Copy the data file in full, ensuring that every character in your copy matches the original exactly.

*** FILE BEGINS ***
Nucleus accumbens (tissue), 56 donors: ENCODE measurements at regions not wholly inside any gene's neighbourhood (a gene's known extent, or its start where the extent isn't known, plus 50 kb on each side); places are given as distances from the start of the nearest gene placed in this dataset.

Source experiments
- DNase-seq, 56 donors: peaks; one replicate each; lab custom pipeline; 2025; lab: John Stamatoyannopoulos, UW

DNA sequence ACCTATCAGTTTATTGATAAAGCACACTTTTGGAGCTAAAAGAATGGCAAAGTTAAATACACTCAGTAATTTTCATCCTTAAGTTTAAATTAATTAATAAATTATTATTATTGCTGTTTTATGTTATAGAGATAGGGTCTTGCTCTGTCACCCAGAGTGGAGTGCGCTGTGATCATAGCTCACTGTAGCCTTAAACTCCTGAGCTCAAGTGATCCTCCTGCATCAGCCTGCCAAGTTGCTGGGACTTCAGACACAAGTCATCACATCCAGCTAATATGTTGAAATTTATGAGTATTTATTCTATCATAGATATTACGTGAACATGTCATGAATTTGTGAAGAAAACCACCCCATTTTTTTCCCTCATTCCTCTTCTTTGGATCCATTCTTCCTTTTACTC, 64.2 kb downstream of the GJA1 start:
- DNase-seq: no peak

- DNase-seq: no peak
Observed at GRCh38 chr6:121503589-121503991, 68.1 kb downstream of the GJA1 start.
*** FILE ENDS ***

Nucleus accumbens (tissue), 56 donors: ENCODE measurements at regions not wholly inside any gene's neighbourhood (a gene's known extent, or its start where the extent isn't known, plus 50 kb on each side); places are given as distances from the start of the nearest gene placed in this dataset.

Source experiments
- DNase-seq, 56 donors: peaks; one replicate each; lab custom pipeline; 2025; lab: John Stamatoyannopoulos, UW

DNA sequence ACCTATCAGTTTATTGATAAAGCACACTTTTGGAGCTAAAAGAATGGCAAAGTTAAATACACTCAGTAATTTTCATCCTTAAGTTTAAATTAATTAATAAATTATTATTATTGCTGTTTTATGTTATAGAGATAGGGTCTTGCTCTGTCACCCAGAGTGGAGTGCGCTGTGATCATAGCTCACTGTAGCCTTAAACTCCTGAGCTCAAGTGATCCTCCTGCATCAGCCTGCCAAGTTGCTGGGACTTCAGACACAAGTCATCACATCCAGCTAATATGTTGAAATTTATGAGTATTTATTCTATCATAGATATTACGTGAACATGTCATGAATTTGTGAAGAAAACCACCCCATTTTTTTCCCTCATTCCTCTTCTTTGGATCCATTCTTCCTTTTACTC, 64.2 kb downstream of the GJA1 start:
- DNase-seq: no peak

- DNase-seq: no peak
Observed at GRCh38 chr6:121503589-121503991, 68.1 kb downstream of the GJA1 start.